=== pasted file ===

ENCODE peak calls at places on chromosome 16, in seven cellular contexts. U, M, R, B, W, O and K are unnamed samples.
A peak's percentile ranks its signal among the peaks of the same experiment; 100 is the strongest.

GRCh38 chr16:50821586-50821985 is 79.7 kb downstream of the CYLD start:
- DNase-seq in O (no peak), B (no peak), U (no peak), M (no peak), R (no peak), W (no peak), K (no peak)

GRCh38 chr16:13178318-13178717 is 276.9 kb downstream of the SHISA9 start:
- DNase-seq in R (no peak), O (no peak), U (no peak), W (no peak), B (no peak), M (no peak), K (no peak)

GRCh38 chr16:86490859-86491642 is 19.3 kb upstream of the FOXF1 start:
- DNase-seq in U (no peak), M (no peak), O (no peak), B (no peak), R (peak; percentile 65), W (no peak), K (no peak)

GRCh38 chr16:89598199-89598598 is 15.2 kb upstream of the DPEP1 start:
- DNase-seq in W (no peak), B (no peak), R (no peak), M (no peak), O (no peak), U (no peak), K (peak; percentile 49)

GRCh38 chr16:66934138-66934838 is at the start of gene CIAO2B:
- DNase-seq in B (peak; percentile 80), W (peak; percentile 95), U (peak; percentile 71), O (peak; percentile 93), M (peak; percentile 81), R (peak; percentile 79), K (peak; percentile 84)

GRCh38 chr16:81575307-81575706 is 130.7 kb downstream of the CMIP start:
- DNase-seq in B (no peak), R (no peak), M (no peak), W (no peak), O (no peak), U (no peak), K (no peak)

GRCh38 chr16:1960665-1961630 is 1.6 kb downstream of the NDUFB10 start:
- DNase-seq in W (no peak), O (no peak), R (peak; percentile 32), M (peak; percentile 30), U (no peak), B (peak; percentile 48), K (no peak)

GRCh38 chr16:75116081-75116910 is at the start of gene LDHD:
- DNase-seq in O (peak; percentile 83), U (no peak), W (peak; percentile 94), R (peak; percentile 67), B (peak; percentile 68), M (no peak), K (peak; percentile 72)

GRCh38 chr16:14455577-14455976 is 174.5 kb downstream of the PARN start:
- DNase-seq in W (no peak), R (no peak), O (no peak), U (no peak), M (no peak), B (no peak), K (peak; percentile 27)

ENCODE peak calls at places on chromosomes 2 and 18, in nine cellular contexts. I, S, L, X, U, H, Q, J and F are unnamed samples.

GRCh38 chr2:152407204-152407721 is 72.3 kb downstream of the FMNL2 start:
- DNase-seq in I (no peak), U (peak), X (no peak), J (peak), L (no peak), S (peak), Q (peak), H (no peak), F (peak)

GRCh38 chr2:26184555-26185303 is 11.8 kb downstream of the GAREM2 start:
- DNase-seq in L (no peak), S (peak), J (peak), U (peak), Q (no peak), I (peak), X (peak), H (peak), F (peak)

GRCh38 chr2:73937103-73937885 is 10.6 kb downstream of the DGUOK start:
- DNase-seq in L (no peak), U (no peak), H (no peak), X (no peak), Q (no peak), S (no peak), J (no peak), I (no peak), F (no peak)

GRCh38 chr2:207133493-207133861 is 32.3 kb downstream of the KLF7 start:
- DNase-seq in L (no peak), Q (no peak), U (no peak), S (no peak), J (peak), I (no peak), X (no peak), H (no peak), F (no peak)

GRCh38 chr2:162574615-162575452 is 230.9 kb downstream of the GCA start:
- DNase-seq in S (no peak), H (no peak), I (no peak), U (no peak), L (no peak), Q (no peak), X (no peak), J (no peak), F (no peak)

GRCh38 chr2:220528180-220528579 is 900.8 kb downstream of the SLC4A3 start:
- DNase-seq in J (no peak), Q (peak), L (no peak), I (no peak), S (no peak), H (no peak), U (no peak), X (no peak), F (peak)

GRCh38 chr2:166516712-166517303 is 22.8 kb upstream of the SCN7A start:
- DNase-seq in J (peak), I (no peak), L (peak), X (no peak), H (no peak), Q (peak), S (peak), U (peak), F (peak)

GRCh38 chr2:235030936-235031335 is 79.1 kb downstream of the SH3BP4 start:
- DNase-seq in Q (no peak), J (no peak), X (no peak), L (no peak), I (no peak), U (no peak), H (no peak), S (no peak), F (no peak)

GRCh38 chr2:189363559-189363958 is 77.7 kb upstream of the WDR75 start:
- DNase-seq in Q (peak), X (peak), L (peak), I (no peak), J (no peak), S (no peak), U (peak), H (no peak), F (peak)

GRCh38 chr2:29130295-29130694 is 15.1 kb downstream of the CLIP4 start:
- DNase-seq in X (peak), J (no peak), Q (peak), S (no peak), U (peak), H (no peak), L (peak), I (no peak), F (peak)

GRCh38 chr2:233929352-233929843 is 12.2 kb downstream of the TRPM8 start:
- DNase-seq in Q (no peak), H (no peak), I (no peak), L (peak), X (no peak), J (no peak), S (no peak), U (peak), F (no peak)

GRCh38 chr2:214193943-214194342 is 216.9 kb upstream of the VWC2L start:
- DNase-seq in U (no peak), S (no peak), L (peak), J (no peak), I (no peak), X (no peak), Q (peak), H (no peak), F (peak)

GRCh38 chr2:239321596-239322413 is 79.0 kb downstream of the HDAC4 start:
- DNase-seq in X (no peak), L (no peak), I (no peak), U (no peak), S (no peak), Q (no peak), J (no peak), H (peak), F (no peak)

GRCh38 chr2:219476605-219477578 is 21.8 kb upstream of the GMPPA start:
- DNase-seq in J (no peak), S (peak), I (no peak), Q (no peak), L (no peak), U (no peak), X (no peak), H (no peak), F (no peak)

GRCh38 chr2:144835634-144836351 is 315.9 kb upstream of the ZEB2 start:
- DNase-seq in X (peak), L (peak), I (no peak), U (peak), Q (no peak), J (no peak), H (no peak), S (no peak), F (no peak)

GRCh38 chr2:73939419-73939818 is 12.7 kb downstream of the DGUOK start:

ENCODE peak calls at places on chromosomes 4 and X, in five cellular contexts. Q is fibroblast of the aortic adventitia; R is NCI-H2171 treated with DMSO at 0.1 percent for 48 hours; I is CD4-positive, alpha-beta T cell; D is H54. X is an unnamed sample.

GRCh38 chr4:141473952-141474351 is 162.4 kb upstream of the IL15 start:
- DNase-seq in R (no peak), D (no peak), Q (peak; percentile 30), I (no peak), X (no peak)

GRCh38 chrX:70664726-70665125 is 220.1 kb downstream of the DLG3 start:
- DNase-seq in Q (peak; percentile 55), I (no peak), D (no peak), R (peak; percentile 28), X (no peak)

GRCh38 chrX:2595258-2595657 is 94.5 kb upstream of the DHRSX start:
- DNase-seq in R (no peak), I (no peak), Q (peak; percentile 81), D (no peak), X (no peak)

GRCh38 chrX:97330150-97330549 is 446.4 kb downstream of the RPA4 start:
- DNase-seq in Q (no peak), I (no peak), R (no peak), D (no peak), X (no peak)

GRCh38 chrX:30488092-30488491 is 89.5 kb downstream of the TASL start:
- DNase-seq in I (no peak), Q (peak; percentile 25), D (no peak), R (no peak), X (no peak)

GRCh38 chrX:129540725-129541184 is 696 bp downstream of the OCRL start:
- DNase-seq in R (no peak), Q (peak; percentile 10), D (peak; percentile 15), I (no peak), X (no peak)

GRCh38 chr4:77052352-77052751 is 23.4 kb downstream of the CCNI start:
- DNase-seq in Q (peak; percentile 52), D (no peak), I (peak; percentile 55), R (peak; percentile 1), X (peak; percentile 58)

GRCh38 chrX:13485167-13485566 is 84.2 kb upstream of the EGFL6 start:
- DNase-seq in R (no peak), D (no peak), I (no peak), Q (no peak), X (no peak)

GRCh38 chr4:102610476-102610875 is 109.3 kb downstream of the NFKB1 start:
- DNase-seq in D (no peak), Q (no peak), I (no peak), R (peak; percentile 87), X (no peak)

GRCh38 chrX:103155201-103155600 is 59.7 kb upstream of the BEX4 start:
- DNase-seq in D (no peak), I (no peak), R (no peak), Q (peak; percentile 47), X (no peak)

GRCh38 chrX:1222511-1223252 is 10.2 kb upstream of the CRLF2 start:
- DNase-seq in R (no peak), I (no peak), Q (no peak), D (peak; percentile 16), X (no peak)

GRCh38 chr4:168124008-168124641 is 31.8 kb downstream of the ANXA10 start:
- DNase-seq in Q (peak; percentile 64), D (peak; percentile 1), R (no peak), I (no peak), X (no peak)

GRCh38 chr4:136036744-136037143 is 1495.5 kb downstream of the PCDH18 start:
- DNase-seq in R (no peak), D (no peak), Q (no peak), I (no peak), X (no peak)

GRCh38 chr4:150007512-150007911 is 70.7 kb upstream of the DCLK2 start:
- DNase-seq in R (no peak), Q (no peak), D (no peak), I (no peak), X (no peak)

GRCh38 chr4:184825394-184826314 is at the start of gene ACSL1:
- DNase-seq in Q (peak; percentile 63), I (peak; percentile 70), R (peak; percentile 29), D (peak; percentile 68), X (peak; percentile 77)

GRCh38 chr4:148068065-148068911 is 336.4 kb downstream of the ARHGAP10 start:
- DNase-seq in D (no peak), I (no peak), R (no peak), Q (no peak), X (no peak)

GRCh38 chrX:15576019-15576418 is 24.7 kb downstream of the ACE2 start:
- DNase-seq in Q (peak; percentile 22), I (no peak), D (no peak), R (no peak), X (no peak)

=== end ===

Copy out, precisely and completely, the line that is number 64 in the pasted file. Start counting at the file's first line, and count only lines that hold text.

GRCh38 chrX:129540725-129541184 is 696 bp downstream of the OCRL start: